Last Wednesday, I drove the company vehicle to the Pine Ridge reservation to interview a high school student for our annual report. I’m working on a series of stories focusing on how individuals and businesses in rural South Dakota weathered the pandemic (hence all my recent business travel). She was a junior at Lakota Tech High School last year, so the angle for this piece is online learning.
I’d never been on the reservation before and didn’t know what to expect. I mean, I knew there weren’t going to be teepees or anything, of course. But there were just enough differences to make it feel somewhat like a foreign country.
For starters, there was the COVID check-in point as soon as you crossed onto tribal land. Two fellas with clipboards asked me my name, where I was headed, and the nature of my business there. Not exactly Checkpoint Charlie, but still a bit more invasive than I’m used to. I suspect it’s got something to do with contact tracing, because I later learned they are still taking a very aggressive approach to COVID…in direct contrast with the rest of the state.
A few miles down the highway, I had to come to a stop because there were horses in the middle of the road. Cows are the norm across most of the state, but on the rez, it was horses. That was a novelty. And then, I passed right by a section of the Badlands I’d never seen before. This area isn’t part of the national park but was every bit as dramatic, at least from a scenery perspective.
It took me about an hour and 45 minutes to arrive at the high school. I had to wear a mask and submit to a temperature check when I got there. (97.7º, baby. I passed with flying colors!).
After the interview, I drove around for a while, checking the place out. There were some interesting differences…like the fact that all their street signs are red instead of green. But there was also a Subway and Taco John’s and Pizza Hut and Conoco gas station. It was like visiting a foreign country that isn’t too foreign. Like Canada.
The houses were pretty depressing, though. Either mobile homes or very basic ranch houses, many of which were in serious need of a little TLC if not outright boarded up or falling down. I won’t delve into the politics surrounding the Lakota Sioux’s refusal to accept a half-billion dollars from the U.S. government because that is a complicated issue that I can never hope to fully understand. Kudos to them for standing by their principles (they want their land back, not money), but it’s a shame they can’t use those funds to help out their people.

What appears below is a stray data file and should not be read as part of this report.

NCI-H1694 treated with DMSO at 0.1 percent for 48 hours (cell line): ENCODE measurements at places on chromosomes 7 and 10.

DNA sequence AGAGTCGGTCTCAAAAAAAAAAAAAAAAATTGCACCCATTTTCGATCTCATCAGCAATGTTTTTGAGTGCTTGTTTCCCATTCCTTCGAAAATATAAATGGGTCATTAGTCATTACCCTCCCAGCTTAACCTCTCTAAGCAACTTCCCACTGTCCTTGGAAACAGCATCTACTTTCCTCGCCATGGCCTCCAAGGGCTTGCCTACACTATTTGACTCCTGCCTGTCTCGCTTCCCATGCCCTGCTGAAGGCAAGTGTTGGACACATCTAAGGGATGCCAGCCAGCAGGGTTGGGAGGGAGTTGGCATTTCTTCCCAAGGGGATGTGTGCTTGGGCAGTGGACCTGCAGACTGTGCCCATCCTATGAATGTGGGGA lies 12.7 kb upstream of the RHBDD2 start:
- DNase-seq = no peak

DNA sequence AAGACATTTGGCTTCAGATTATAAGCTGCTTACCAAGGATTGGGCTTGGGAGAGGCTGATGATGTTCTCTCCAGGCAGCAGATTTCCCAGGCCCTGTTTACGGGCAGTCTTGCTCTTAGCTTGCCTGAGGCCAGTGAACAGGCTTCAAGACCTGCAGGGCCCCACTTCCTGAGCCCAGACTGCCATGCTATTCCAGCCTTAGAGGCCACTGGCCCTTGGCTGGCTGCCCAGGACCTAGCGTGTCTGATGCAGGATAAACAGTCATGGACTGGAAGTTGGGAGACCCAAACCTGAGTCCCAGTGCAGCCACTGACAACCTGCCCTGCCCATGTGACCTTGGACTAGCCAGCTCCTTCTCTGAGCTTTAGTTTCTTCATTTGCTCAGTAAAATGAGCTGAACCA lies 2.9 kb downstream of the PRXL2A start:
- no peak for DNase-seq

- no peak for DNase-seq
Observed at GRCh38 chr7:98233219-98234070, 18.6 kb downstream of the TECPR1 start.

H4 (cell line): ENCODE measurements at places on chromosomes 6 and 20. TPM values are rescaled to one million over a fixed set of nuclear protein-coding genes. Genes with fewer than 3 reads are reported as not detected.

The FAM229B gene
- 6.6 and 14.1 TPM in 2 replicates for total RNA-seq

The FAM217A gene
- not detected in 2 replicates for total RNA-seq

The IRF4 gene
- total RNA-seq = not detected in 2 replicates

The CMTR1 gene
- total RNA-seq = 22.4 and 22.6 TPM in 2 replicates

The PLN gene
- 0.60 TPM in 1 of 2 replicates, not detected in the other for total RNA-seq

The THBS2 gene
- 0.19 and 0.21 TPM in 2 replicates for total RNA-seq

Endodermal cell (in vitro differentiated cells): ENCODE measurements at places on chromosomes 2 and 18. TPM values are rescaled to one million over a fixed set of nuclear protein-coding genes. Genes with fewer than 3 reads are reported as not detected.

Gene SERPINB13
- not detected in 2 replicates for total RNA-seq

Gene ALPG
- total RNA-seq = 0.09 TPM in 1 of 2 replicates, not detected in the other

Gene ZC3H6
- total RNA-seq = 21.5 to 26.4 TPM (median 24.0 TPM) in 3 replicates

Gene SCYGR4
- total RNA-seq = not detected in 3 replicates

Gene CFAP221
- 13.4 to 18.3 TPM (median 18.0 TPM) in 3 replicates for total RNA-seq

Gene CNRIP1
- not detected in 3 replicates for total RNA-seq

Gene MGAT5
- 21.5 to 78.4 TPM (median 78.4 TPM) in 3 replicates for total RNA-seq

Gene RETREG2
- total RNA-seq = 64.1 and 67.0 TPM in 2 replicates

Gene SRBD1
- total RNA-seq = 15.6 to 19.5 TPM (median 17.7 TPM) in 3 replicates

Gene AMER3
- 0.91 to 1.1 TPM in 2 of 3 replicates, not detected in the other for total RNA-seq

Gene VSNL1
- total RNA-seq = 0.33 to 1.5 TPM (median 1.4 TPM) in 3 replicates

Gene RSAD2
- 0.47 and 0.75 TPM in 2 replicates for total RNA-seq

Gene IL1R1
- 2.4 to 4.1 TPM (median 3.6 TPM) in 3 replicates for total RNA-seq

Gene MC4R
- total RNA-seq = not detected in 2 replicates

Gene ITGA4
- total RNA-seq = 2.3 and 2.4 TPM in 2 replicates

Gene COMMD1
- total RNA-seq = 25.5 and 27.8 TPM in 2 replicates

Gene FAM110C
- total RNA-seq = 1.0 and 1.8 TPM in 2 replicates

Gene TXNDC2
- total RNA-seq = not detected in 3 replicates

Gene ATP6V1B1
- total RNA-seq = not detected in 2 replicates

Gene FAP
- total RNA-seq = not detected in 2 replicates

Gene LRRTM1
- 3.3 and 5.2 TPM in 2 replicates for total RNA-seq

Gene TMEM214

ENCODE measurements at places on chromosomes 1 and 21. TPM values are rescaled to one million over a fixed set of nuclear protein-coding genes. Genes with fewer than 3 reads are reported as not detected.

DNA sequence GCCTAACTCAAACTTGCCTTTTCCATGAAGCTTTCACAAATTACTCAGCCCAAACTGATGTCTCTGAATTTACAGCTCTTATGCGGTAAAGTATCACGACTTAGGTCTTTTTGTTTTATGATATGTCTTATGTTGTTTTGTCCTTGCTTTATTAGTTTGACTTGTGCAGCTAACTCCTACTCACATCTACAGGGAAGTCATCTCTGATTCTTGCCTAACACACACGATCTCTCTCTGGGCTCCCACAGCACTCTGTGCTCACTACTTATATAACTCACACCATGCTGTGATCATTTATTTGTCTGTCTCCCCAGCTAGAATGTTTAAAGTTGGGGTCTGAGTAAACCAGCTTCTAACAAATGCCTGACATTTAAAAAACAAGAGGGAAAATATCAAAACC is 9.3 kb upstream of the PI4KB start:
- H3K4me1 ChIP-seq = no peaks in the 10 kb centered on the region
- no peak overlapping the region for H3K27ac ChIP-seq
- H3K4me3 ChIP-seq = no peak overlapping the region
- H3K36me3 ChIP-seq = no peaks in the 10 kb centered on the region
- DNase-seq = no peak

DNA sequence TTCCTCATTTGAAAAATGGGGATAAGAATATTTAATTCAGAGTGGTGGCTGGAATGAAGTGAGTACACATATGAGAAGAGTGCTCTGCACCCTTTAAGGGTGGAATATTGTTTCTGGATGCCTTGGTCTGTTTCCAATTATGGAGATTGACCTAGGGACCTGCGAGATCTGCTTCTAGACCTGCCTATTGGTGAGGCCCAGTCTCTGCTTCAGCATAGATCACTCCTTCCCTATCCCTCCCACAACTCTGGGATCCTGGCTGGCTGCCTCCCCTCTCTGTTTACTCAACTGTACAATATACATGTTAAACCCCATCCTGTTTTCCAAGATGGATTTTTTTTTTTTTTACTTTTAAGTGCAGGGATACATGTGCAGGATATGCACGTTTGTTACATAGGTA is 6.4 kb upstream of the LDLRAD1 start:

In any case, it was all pretty fascinating. It’s not every day one gets to wander around a reservation.
Driving back, the weather unexpectedly took a turn for the worse. The forecast had called for a slight chance of isolated thunderstorms, but around Hermosa I ran into a pretty good storm—lots of rain and lightning.
That’s when I remembered I’d left my car windows partially rolled down.
Good thing this storm is south of Rapid City, I thought.
Only, it was a pretty good-sized storm…and when I got back to Rapid, sure enough, it was raining there, too.
“You left your windows down!” my boss said to me the moment I walked in.
“I know!” I replied, racing to the parking lot.
When I got there, I found two guys from the I.T. department standing in the pouring rain and covering my windows with plastic sheeting and electrical tape. How nice was that?!
The previous week, we took a company field trip to the Delta-09 Missile Silo, part of the Minuteman Missile National Historic Site, an hour east of Rapid City. During the Cold War, 150 of these silos were spread across the plains of western South Dakota, each armed with a 1.2-megaton nuclear warhead. One push of a button (well actually, two twists of a key), and those weapons would have been unleashed upon the Soviet Union. It’s pretty scary to think how close we actually came to Armageddon.
The underground silo was fascinating. It’s like a time capsule dating back to the 1960s.
I organized the private tour because I’m working on an upcoming story about this tourist attraction that few tourists are even aware exists.
How cool is my job?!